Problem Statement

When you were young and naive, you used to look up phone numbers by starting at the beginning of the phone book and flipping through the pages one at a time. By the time you found a phone number, you had usually forgotten why you wanted to call! Then you learned about binary search, and life was good. But now it has occurred to you that you might be able to do even better. You've realized that it is silly to look up a name like Wachowski by starting in the middle of the phone book. Instead, you should begin by opening the book to a page near the end.

Based on a study of the ethnicities present in your home town, you have compiled a int[] freqs of the expected relative frequencies of each letter, 'A' through 'Z'. For example, if freqs[0] is 7 and freqs[25] is 1, then you expect 7 times as many names to start with 'A' as start with 'Z'. Although it is unrealistic, you have decided to make the simplifying assumption that the same frequencies apply to the second and third letters, regardless of the values of the preceding letters. For example, among the names that start with 'F', you assume that 7 times as many have 'A' as the second letter as have 'Z' as the second letter (using the above frequencies), and among names that start with "GR", you assume that 7 times as many have 'A' as the third letter as have 'Z' as the third letter.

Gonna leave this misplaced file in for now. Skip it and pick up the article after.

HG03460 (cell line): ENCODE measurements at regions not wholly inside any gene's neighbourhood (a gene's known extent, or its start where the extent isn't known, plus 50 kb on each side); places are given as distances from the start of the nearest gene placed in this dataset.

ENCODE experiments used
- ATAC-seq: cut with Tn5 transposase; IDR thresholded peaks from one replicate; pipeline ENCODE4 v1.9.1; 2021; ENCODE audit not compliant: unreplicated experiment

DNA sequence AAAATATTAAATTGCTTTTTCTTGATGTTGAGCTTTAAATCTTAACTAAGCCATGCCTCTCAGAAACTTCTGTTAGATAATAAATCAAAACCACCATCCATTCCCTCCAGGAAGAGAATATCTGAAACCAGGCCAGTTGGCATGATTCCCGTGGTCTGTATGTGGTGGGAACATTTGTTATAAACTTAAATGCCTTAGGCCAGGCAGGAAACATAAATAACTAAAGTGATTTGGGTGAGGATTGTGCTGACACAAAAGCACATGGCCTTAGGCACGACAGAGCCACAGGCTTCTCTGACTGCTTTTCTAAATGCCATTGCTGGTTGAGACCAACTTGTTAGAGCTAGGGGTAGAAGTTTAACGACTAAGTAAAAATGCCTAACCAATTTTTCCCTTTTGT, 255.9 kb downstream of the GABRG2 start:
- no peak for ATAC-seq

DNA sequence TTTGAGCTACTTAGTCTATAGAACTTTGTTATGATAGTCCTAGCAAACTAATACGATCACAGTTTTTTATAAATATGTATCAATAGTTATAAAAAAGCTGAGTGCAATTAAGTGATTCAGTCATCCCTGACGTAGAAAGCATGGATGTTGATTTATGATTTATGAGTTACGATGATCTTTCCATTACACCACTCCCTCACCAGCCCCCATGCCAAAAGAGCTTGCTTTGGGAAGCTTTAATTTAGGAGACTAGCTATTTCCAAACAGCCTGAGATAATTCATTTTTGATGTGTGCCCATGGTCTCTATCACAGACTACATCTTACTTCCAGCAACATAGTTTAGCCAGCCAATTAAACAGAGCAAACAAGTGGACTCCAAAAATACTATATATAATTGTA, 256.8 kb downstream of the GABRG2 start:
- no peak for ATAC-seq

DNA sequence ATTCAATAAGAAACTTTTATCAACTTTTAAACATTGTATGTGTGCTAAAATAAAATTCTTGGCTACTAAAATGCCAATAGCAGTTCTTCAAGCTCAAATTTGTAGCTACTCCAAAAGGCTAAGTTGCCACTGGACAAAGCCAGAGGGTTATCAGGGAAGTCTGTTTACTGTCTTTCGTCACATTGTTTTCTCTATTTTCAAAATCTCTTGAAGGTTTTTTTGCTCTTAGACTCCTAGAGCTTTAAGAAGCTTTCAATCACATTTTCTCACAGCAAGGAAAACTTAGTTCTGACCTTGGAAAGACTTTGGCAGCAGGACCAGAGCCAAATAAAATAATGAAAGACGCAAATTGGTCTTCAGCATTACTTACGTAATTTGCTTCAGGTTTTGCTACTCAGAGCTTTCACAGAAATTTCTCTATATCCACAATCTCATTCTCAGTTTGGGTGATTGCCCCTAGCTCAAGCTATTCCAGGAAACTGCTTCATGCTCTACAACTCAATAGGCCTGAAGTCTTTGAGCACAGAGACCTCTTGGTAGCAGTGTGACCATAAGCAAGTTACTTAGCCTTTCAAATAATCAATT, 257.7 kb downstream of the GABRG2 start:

Each page in your phone book is labeled at the top with the three-letter prefix of the first name on that page and the three-letter prefix of the last name on that page, in the form "XXX-YYY" (nobody in your home town has a name shorter than three letters). The prefixes are always written in uppercase letters, and the pages are arranged in alphabetical order. Every page contains the same number of names, and page breaks never fall between two names that have the same three-letter prefix. You will be given information on the pages of your phone book as a String[] pages, containing the labels of all the pages in the phone book, in order.

You will be given the three-letter prefix of a name you want to look up. You intend to use the following strategy for searching the phone book. Based on your knowledge of the expected frequencies and the number of pages in the phone book, you will calculate the page where you expect the prefix to appear, and flip to that page. If it is the correct page for that prefix, you are done. Otherwise, you have narrowed down the pages on which it might appear, so you will recalculate and repeat. Eventually, you will either find the right page or discover that the prefix cannot possibly appear in the phone book (because it falls between the last name on one page and the first name on the next page, for example).